Yet, I ardently stand by my feminist self until I purchase something that needs assembly! At home, I would make a purchase like I did today—a standing fan and printer—and ask one of my sons to put both items together for me. From experience, I know just reading the directions for such gadgets sends me in to a tail spin of anxiety! I do not have a linear thinking mind...I have a scattered one.
It is amazing what one can do when left to her own resources fueled by the threat of another sticky night. If I could open the windows, the evening breeze would be delightful, but the mosquitos would swarm and I would get some sort of tropical disease and this whole adventure would be over.
Purchasing a fan in Nairobi is like purchasing a cold diet coke. It is nearly impossible. However, Ruben, the Cuban-American I mentioned previously, kindly took me to the YaYa Center. If I wasn't looking for such a "modern" luxury like a fan, the YaYa Center would have disappointed me—it felt like walking in to the Mall of America. Pretty selfish of me to want an authentic Kenyan experience sans modernization, but make sure I have all the creature comforts as well!
Not only did I find a fan and a printer, but to my excitement I discovered a cafe that served something other than mashed vegetables and rice. With delight, I inhaled a caprese sandwich on thick toasted ciabatta bread with a large side of fries smothered in salt and ketchup. Although no diet Coke, I ordered a Stoney Tangawizi Zero —a no sugar soda described as "a refreshment that gives you the thrill of ginger as it catches the back of your throat." That it did!
I ate lunch with a man from Ethiopia and his wife, from Duluth, Minnesota. I am terrible with names, so they will remain nameless. They had just returned from Ethiopia where the man has been acting as a mediator for the new prime minister and the previous government. Ethiopia has been under many forms of government: a dictatorship, socialism, and a federal parliamentary republic, with unrest, riots and imprisonment of those who speak against whoever is holding power at the time. In 2005, many parliamentary members, as well as journalist, were imprisoned accused of inciting riots against the Ethiopian Peoples Revolutionary Front which was the sitting government. Many are still in prisoned. The man I had lunch with discussed how the new prime minister is liberal, coming in to run a government that does not like change. His job is to keep the tensions as low as possible. A difficult task, to be sure.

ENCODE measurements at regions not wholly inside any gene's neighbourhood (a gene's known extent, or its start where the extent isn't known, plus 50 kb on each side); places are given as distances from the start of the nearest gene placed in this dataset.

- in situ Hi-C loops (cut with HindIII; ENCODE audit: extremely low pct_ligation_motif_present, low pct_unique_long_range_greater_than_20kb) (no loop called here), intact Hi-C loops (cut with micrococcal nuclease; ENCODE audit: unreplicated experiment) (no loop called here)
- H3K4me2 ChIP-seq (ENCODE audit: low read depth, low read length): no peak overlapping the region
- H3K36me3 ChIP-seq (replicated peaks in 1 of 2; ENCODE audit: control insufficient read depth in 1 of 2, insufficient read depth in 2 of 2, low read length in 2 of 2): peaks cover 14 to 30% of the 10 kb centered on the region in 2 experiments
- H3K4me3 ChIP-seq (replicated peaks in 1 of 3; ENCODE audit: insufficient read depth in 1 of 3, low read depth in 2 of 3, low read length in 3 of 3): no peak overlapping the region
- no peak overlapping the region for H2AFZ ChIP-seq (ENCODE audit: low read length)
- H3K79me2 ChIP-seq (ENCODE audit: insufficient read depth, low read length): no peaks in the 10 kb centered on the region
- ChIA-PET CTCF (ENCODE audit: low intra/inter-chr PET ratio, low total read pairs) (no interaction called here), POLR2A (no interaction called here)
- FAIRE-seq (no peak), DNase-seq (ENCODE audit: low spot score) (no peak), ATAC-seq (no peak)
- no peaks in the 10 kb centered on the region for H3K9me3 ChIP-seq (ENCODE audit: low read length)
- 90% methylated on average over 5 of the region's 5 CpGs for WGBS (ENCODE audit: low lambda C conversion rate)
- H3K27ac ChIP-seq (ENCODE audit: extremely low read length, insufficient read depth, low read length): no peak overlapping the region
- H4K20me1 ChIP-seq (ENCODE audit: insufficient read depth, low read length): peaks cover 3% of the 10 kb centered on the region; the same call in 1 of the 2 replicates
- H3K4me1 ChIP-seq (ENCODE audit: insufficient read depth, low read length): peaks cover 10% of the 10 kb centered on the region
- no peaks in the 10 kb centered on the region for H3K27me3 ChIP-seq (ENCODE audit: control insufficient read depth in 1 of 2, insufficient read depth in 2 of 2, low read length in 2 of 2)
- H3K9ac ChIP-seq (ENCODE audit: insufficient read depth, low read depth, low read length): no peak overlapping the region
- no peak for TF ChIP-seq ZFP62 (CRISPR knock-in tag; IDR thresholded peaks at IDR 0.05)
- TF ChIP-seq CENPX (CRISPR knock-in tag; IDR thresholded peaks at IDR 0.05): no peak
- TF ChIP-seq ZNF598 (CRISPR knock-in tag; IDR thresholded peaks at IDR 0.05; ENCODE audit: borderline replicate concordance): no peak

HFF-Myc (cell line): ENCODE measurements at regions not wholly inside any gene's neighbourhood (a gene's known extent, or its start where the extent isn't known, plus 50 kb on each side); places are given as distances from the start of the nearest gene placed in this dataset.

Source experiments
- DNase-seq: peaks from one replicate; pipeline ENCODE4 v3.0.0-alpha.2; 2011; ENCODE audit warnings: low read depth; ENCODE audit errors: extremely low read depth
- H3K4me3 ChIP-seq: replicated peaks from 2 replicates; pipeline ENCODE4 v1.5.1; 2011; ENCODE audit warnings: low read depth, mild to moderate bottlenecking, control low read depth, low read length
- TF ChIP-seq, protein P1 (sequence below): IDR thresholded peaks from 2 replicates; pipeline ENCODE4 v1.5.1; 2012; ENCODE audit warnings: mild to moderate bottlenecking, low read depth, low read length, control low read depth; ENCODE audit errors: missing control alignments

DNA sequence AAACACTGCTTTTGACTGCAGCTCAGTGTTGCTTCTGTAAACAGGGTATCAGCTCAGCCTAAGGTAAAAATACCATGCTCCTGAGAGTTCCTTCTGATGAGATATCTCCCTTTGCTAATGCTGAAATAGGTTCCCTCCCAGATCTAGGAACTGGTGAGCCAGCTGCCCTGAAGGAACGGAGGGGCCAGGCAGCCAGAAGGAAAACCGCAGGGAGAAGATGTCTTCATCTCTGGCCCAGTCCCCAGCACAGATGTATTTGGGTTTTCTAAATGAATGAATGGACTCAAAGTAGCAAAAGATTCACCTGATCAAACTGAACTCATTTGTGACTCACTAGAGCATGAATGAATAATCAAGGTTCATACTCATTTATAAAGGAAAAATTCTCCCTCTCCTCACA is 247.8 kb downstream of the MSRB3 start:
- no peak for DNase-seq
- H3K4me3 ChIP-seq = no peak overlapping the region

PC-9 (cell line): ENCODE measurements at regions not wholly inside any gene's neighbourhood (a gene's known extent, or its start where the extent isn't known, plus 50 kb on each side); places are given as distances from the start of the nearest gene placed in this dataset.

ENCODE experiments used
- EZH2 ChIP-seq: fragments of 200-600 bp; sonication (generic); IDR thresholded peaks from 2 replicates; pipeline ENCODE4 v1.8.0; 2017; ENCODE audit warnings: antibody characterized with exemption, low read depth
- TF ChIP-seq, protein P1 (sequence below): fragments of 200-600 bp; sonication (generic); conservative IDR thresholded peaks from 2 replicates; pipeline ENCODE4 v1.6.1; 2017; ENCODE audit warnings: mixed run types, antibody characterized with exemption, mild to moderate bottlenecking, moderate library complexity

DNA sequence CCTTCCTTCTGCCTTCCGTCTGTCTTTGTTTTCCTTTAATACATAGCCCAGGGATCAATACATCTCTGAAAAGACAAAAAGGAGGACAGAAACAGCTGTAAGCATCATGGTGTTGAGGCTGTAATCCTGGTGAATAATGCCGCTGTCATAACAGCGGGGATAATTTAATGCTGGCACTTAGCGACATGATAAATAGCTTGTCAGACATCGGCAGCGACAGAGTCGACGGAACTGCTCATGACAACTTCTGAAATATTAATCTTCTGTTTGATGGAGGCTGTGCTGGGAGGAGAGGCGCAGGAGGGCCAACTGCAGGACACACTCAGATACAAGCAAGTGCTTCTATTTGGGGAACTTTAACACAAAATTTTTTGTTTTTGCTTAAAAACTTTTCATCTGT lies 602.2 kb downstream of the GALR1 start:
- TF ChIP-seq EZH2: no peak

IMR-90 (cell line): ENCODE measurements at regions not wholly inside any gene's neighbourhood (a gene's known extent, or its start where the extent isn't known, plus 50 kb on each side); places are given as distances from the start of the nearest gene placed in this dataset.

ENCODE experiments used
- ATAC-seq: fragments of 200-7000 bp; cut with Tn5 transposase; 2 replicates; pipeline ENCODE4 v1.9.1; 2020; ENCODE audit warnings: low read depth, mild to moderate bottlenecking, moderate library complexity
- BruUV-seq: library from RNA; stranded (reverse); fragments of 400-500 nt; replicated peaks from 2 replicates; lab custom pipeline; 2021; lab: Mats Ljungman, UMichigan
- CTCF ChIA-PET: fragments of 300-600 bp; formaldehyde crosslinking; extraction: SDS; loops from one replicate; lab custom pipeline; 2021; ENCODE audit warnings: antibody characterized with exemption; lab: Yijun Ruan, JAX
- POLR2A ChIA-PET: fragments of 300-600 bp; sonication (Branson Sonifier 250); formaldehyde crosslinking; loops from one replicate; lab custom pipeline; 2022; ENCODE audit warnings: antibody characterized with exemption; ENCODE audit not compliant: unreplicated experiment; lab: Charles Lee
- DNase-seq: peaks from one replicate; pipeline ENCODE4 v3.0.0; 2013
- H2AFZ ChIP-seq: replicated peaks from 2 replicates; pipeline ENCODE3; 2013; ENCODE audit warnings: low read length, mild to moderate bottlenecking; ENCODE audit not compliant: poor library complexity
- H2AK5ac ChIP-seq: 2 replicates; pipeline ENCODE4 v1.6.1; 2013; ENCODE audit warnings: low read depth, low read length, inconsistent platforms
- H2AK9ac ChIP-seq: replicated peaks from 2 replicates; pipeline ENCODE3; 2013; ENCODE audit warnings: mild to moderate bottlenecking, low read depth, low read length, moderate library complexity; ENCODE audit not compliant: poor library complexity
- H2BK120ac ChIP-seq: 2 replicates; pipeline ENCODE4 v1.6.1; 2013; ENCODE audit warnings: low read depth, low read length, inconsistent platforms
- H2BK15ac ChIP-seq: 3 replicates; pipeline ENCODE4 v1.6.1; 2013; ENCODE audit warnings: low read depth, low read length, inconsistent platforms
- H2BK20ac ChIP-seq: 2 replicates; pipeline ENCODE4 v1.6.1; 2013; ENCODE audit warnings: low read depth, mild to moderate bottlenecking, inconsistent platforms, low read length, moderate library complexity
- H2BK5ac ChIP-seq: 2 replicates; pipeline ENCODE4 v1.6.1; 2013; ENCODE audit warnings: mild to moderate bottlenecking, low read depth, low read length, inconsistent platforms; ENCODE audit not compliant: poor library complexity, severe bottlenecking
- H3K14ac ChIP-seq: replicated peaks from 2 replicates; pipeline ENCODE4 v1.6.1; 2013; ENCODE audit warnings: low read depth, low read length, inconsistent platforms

If there is a one word I had to use for the political vibe in Eastern Africa, it would be "change." The old guard and way of life is being usurped by a younger, more liberal agenda. With 80% of Kenyans 30 years of age and younger (life expectancy is 60), combined with a 21% unemployment rate, there is motivation plus energy for change. Add all of that to the unabated tensions between Christians and Muslims, and you have political passions flowing in all directions.
Wow, I got off script. Remember, I am anything but linear. I need to wrap this post up. I took 2 advil PM's and need a good nights rest for class tomorrow. Another week of forced self discovery. All is good!
My first full week completed and I am still here. And I successfully put together my fan and hooked up my printer
|Hippos at Sunset|
|My New Love!|
Orphan Elephant Sanctuary
|Momma and Her Baby Zebra (Locals call them Zeb-bras)|
Channeling my inner Karen Blixen